Tag Archives: Boilermaker 15-K

My 2012 Running and Triathloning Recap

Happy last day of 2012, friends!  How are you spending the last 24 16 hours (and counting) of this year?  Will you set resolutions for 2013?  Even though I’m not one to set goals when the clock strikes midnight (you don’t have to wait for a new year, month, or week to make a change), I do like reviewing what happened this year–on the running and triathloning fronts, of course.  Seeing which races and distances proved successful—and which turned into struggle fests—I can better make my 2013 training schedule and race calendar.  This post has been circulating the running, triathloning, and healthy living blogs recently—and a big thanks to Miss Zippy for conceptualizing this idea—so with the new year only hours away, it’s time to reflect on 2012.

Best race experience?

Running:  The Seneca7 (during pre-Fitness and Frozen Grapes days). (The Boilermaker 15-K was a close number two!)


This seven-person relay race around Seneca Lake promised everything—running (three legs and double-digit mileage for the day), eating (the swag bags contained nut butter and chocolate!), and lots of laughing.  At the beginning of the day, I didn’t know everyone on Team Run-On Sentences, but there’s nothing like running 77.7 miles to bond people.


It was literally one of the best days ever, and four of the original Run-On members are looking to get a team together for 2013; I’ll keep you posted!

Triathloning:  Cazenovia Triathlon.


It was my first triathlon in my hometown—I got to swim in “my” lake, bike on “my” hills, and run on “my” roads—and my family showed up in full force!



Even though I completed brick workouts in the weeks leading up to the event, doing a true triathlon ignited a passion in me that I thought died during collegiate basketball.  After I crossed the finish line, I was totally hooked; deciding to give this triathlon thing a “tri” (sorry, couldn’t help myself) was a huge turning point for me, and I can’t wait to see where it takes me in 2013.

Worst race experience?

Running:  Tromptown Run (half-marathon).  In hindsight, training for my first triathlon and half-marathon simultaneously wasn’t the best idea.  Doing my first multisport event provided enough of a challenge (not to mention a learning curve!) that I could’ve done without increasing my mileage; if I hadn’t spent so much time running, I could’ve worked more on my swim and bike.  Anyway, this race itself proved to be my toughest run (mentally) of the year.  On the bright side, I can only improve, and looking forward (wayyy forward), I know I can and have run 13.1 miles … for when I train for a half-Ironman.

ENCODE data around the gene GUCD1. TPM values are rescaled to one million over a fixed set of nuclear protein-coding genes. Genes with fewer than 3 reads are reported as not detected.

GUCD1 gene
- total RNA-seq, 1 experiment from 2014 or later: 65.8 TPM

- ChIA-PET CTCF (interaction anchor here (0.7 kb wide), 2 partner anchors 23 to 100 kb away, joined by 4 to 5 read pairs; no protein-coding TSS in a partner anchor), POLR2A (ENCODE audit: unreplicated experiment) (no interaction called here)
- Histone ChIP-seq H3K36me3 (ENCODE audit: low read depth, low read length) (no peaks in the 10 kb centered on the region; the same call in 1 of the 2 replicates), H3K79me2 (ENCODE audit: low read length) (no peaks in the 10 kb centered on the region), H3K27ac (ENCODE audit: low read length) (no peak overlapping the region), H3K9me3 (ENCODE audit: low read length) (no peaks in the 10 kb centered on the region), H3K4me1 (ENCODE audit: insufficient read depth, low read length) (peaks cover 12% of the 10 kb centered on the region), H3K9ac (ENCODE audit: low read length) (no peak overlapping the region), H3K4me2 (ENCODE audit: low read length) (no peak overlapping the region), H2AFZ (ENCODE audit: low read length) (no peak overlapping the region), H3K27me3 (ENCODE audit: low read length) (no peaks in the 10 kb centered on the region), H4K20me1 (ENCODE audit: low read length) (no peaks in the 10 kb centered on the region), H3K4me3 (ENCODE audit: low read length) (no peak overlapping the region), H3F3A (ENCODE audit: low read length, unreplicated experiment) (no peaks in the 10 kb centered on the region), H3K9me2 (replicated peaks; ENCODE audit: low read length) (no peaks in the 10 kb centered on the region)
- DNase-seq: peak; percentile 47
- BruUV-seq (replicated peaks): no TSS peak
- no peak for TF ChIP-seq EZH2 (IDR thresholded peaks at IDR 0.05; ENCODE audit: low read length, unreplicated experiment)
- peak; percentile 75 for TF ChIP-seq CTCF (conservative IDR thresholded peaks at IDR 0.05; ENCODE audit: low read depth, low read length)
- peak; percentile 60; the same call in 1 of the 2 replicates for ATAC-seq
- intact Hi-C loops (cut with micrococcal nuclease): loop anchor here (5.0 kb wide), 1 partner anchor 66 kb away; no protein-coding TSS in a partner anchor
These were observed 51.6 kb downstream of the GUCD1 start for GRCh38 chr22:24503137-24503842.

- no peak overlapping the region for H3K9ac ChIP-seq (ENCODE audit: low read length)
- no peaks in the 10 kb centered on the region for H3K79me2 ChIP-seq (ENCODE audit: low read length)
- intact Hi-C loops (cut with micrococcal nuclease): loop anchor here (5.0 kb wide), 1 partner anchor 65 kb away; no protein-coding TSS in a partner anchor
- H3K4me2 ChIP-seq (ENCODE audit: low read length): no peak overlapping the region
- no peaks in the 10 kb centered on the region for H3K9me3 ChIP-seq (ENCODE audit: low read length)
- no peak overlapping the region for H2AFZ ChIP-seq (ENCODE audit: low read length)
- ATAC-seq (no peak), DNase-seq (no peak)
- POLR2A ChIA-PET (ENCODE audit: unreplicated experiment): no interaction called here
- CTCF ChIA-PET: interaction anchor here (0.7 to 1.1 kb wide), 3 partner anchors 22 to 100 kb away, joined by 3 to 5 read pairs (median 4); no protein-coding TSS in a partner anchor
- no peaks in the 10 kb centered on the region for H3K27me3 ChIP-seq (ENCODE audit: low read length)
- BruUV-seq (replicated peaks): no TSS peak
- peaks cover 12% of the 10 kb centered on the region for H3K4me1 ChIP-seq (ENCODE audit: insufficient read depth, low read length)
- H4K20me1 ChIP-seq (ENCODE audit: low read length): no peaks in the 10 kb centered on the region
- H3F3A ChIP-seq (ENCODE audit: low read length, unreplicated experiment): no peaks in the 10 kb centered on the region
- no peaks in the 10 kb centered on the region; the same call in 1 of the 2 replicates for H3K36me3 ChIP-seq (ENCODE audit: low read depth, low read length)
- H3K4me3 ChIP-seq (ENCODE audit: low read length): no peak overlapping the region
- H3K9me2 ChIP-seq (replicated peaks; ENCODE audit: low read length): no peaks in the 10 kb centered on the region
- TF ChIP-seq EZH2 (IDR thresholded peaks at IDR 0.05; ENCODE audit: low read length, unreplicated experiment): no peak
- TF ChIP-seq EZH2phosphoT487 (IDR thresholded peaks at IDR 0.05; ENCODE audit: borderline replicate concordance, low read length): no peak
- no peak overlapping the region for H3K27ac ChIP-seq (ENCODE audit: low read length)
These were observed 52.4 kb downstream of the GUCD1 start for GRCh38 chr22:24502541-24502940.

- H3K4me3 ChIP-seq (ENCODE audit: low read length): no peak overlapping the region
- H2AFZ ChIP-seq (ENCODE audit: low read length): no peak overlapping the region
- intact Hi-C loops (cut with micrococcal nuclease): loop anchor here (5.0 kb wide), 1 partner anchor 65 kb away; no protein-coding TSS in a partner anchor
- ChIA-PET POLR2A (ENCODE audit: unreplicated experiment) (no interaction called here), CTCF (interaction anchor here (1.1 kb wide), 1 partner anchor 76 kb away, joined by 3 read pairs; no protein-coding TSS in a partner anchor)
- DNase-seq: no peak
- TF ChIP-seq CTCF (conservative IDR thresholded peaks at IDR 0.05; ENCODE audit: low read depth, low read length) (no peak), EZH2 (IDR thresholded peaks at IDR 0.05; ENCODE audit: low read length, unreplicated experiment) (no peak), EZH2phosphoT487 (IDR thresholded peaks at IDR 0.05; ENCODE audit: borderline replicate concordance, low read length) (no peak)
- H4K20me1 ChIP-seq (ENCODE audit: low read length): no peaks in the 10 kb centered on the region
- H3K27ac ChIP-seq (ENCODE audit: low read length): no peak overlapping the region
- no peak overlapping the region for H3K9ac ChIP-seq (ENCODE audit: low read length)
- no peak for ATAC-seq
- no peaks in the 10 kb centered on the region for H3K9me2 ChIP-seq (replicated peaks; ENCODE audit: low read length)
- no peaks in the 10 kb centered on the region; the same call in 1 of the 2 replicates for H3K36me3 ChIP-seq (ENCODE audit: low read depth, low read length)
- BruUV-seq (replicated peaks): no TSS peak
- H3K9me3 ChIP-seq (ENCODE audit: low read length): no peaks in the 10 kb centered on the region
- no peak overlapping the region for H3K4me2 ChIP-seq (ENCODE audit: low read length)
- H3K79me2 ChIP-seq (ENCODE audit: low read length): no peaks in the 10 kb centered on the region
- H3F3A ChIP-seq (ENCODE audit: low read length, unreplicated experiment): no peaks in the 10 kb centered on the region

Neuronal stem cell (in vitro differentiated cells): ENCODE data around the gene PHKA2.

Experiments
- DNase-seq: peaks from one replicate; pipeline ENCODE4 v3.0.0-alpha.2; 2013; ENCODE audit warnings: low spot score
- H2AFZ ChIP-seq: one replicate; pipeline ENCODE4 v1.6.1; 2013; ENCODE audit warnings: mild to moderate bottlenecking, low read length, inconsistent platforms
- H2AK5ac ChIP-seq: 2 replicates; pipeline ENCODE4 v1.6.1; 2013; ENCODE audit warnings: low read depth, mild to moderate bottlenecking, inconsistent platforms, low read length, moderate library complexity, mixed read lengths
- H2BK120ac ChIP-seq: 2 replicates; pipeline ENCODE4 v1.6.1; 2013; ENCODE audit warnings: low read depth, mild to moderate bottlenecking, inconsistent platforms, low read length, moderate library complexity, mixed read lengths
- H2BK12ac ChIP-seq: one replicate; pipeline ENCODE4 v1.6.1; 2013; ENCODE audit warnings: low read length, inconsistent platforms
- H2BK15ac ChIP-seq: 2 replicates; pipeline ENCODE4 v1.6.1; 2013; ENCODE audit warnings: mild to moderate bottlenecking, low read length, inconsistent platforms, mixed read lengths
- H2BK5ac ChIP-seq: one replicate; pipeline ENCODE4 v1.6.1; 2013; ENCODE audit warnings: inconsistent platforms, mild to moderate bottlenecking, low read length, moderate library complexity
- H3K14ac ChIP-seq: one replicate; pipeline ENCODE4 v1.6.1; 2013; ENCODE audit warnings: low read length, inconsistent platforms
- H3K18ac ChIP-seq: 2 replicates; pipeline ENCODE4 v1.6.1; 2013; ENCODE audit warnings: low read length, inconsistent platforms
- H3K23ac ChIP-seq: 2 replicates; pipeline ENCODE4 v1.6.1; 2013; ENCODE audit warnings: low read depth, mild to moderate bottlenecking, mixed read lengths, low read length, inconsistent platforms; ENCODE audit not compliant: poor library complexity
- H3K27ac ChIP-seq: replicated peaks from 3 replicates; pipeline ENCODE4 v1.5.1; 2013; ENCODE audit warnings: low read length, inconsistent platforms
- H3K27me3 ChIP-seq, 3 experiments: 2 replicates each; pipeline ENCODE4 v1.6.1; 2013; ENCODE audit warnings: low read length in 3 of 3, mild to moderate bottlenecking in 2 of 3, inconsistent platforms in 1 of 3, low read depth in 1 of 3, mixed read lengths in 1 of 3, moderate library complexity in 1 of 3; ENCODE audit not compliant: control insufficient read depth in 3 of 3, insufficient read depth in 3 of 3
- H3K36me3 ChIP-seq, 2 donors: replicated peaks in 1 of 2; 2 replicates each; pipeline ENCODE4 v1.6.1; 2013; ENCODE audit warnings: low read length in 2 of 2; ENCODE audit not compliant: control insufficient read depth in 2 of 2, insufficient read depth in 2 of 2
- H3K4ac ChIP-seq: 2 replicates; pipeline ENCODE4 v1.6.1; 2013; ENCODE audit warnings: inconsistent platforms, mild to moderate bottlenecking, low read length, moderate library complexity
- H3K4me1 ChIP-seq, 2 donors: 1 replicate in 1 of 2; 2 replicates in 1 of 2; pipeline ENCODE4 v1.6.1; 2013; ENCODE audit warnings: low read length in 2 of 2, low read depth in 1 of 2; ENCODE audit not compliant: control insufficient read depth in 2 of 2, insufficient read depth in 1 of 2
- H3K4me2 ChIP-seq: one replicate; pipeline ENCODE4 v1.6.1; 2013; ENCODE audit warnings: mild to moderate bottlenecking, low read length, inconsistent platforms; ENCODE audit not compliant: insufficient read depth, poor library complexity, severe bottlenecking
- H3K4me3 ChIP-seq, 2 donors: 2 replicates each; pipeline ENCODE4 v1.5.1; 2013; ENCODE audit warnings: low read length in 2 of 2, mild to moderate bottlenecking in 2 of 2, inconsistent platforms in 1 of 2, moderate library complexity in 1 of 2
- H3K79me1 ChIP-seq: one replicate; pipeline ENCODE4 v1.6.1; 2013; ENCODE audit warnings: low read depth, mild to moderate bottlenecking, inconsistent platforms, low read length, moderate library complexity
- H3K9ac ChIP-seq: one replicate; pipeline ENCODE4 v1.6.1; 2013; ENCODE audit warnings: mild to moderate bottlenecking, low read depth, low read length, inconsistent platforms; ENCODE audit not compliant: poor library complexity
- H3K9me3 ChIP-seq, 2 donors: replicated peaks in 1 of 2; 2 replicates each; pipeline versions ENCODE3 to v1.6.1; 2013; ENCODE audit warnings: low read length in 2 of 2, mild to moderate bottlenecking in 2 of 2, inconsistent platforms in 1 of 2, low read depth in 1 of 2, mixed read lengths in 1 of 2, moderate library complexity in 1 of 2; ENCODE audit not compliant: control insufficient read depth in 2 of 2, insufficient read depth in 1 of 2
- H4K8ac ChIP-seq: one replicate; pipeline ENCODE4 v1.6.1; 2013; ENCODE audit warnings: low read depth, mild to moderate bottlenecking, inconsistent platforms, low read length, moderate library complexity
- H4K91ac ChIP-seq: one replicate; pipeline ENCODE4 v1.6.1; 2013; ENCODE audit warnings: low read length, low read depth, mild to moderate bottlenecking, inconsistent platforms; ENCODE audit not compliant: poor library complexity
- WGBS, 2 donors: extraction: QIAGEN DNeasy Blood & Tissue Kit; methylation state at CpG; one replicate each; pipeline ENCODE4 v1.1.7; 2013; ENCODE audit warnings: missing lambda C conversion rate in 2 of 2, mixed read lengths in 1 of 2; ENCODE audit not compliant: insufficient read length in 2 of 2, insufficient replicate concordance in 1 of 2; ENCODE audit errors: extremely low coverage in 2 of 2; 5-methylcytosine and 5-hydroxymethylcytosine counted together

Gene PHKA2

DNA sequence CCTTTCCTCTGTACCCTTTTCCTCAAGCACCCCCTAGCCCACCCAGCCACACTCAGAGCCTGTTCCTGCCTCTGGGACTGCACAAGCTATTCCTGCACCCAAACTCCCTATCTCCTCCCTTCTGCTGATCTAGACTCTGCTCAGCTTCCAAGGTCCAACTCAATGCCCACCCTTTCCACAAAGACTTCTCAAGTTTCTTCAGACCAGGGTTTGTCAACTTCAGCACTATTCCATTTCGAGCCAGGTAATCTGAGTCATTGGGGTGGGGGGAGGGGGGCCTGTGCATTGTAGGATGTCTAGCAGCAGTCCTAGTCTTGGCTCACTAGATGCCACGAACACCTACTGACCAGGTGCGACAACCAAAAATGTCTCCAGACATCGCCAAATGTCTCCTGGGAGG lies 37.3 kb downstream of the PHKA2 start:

Triathloning:  Honestly, I didn’t have a disappointing triathlon (thanks to low expectations—ha!), but the swim portion of the DeRuyter Lake Triathlon ended up being especially brutal.  Wind and choppy water equated to my slowest swim split of the season.


Again, that just means there’s room for improvement.

Best piece of new gear?

Running:  Mizuno Wave Elixirs.


I’ve been an ASICS girl for the longest time, but I’m really glad I switched over; these sneaks feel so light!

Triathloning:  As a swim-bike-run rookie, I had to get all the necessary gear—tops and shorts, wetsuit, bike, everything.  Today, especially during the winter, I’m grateful for my CycleOps Fluid2 trainer.


If I didn’t have this apparatus, I wouldn’t be riding regularly.

Best running/triathloning advice you received?

Running:  “Run the mile you’re in.” (I think I read it in Runner’s World.) While running, it’s easy to get caught up the distance or time remaining.  During the summer, heading out for a 10-mile run seemed daunting, so I’d break it up into smaller chunks.  Sometimes, I could handle running five and then another five, or maybe eight plus two, but there would be those days that making it to the next mailbox was the goal.